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Passchendaele (Military Classics) Paperback – 30 Jul 2005

4.0 out of 5 stars 1 customer review

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Product details

  • Paperback: 272 pages
  • Publisher: Leo Cooper Ltd; New edition edition (30 July 2005)
  • Language: English
  • ISBN-10: 1844153053
  • ISBN-13: 978-1844153053
  • Product Dimensions: 13.2 x 2.2 x 19.8 cm
  • Average Customer Review: 4.0 out of 5 stars  See all reviews (1 customer review)
  • Amazon Bestsellers Rank: 1,642,775 in Books (See Top 100 in Books)

Product Description

About the Author

Philip Warner graduated from Cambridge, served in the British army during the Second World War in the Far East and became Senior Lecturer at The Royal Military Academy, Sandhurst. He is a noted historian of twentieth-century warfare and the author of over fifty books on military history, many published by Pen and Sword including Sieges of the Middle Ages (Pen & Sword Military Classics 2004).

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Format: Paperback
Passchendaele by Philip Warner
Although originally published by Sidgewick and Jackson in 1987, I assumed that its appearance in the Wordsworth Military Library was just that company's cynical ploy to expand their budget range in a new direction. Well that may or may not be the case. Either way, we are given a second opportunity to discover what is actually a very well written book about the muddiest and bloodiest campaign of the Great War: the third battle of Ypres. In a nut-shell, the objective of the campaign, was to push the front-line around Ypres back approximately 10 kilometres across a front of about 30 km. Whilst at the same time, knock the Germans and their artillery off the ridge from which they had a commanding view over the allied front line. Also, this degree of activity would keep the German army sufficiently occupied that they would not be able to take advantage of the demoralised and mutinous French troops elsewhere on the western front.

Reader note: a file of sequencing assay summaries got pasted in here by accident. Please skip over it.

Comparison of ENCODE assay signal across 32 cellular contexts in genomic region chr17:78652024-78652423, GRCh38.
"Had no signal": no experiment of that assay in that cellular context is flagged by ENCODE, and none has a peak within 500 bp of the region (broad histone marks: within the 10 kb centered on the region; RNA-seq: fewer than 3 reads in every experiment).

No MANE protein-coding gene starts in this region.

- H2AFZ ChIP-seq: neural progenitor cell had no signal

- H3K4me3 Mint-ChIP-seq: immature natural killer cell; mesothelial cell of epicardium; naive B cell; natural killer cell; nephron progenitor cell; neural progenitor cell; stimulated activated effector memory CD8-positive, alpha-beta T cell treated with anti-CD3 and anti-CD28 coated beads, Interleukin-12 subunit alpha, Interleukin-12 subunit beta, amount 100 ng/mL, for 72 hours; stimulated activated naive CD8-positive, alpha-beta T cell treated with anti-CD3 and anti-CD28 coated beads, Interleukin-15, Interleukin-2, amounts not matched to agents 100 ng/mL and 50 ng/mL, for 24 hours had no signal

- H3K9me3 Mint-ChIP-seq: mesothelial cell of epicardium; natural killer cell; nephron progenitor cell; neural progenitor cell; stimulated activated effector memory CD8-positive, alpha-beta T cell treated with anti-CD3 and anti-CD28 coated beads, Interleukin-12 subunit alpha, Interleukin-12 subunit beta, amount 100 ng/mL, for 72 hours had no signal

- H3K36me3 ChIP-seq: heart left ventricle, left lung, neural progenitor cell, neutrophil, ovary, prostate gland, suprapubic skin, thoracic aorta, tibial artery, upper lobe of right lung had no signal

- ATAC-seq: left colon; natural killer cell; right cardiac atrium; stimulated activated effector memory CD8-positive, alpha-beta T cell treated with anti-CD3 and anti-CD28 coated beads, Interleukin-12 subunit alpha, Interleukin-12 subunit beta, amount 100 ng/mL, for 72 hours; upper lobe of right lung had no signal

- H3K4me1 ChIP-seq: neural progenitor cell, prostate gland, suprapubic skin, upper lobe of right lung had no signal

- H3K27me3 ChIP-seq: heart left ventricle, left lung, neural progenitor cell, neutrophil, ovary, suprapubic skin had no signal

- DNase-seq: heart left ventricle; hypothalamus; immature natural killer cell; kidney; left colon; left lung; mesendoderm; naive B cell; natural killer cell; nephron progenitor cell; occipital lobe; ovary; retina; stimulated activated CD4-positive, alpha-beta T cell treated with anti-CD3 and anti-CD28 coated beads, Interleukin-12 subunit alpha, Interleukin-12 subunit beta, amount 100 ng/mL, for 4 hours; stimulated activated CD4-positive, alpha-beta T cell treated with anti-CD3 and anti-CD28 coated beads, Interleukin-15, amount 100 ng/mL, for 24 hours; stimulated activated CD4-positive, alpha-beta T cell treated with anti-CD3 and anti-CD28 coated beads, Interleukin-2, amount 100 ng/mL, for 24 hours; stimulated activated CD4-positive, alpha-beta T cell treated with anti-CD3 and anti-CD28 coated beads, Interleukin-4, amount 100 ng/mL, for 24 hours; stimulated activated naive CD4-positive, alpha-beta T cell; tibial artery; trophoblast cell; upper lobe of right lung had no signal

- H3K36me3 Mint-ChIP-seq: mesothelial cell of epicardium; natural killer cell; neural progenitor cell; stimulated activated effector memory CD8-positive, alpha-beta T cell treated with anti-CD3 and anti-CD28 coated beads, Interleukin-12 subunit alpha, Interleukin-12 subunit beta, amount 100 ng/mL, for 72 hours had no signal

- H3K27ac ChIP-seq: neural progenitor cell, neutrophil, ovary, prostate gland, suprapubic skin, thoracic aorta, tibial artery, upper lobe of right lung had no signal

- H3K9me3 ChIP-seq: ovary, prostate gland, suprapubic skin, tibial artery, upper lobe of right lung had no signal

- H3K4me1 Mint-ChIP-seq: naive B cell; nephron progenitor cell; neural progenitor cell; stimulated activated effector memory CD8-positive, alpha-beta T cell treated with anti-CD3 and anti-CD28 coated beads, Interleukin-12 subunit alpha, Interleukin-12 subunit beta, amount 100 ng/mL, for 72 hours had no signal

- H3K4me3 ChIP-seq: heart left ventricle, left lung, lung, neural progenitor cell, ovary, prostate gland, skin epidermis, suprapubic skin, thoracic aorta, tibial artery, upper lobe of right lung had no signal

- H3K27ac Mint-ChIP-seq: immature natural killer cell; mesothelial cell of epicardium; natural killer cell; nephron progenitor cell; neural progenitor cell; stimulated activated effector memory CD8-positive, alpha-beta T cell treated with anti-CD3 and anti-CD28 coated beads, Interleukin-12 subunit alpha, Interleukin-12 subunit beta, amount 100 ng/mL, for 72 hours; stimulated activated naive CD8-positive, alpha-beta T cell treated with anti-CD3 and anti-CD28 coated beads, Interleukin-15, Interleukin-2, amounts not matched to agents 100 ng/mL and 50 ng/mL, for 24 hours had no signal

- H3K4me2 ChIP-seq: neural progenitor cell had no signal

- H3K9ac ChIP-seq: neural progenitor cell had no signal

Warner has written an excellent account of the campaign with a great deal of detail spent in describing how it took 6 months to complete a planned campaign of about 4 weeks. An endless sea of mud churned up by incessant shelling meant that an advance of 1500 m could easily be followed up by a withdrawal of half that distance. In the end, it became a battle of attrition: to keep slugging away with hundreds of thousands of casualties on both sides until only one army was still standing! Warner gives a scathing account of life for the general staff based many kms behind the front line but saves his greatest criticism for Haig and his cronies. There are plenty of examples of the life of the lowly private and also of the brave acts performed by individuals during the many assaults on the German line.
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